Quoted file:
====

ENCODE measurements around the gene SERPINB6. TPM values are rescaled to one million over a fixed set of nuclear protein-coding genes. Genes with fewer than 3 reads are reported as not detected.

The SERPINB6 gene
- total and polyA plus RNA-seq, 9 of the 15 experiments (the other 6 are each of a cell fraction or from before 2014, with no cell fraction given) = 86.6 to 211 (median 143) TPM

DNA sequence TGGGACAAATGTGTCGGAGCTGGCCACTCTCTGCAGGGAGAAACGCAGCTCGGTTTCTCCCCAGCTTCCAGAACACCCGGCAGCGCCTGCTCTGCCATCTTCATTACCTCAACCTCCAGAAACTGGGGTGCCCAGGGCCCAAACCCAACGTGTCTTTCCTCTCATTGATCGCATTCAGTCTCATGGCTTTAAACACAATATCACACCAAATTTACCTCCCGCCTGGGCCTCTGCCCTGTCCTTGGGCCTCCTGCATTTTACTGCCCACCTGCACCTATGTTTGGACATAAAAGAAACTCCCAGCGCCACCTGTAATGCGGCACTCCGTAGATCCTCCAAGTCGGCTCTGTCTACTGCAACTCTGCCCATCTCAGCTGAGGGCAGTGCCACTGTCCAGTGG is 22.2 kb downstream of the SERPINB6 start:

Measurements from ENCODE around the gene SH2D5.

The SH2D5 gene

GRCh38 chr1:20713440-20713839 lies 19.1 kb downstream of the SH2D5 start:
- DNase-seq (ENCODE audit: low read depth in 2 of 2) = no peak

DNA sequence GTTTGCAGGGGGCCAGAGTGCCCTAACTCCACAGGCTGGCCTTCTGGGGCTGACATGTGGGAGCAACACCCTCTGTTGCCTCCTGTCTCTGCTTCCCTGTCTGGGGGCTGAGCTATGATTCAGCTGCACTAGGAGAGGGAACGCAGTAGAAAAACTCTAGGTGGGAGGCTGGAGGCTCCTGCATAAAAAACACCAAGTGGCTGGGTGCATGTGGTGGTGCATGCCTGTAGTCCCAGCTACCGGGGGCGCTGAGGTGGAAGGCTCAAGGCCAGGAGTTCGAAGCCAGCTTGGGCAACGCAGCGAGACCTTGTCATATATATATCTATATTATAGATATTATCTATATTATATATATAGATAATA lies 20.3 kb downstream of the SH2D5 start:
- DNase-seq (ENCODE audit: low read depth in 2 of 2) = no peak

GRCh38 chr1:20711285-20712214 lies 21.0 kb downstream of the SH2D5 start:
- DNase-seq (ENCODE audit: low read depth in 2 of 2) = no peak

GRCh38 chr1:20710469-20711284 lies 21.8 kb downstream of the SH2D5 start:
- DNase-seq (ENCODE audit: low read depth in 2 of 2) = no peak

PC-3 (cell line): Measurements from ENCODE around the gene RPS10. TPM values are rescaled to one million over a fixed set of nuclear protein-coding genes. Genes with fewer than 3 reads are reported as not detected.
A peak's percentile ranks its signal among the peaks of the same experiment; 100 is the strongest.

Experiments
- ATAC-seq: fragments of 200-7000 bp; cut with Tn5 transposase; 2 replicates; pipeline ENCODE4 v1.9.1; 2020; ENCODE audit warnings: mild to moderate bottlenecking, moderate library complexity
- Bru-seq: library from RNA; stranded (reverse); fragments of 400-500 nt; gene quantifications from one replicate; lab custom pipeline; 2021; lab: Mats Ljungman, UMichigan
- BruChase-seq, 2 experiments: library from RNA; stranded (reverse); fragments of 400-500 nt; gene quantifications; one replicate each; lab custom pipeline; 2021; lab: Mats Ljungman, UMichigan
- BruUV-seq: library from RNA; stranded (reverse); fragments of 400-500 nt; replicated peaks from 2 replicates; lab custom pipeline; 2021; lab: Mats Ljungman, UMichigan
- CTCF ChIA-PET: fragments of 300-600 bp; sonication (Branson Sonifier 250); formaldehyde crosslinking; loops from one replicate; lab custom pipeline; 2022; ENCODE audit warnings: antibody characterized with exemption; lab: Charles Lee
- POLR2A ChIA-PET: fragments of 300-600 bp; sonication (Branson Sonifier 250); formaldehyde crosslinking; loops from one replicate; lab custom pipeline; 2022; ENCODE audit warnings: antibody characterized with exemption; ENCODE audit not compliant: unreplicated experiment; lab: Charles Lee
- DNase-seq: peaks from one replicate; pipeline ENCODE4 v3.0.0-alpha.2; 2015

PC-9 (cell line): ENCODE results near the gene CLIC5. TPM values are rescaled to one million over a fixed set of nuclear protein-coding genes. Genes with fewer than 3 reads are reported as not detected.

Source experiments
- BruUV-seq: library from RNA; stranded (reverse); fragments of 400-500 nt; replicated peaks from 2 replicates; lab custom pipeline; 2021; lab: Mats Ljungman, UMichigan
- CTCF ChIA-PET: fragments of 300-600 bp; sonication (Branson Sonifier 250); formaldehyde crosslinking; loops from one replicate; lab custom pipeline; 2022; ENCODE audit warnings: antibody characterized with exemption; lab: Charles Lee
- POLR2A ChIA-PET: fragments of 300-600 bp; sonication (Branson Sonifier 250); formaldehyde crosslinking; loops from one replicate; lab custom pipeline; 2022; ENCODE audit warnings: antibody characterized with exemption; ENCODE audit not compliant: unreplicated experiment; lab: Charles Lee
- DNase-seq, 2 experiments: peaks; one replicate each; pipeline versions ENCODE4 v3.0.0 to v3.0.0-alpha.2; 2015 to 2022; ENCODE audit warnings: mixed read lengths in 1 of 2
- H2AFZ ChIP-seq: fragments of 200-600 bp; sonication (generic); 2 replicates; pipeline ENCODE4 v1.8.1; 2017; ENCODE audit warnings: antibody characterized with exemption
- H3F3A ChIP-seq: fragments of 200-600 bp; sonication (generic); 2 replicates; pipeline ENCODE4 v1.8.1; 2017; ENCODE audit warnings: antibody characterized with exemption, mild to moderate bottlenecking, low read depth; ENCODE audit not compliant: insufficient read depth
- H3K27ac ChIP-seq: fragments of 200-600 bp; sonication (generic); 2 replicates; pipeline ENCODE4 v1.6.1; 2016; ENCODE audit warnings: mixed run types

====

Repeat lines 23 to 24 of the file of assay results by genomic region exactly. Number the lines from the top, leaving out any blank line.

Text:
- POLR2A ChIA-PET: fragments of 300-600 bp; sonication (Branson Sonifier 250); formaldehyde crosslinking; loops from one replicate; lab custom pipeline; 2022; ENCODE audit warnings: antibody characterized with exemption; ENCODE audit not compliant: unreplicated experiment; lab: Charles Lee
- DNase-seq: peaks from one replicate; pipeline ENCODE4 v3.0.0-alpha.2; 2015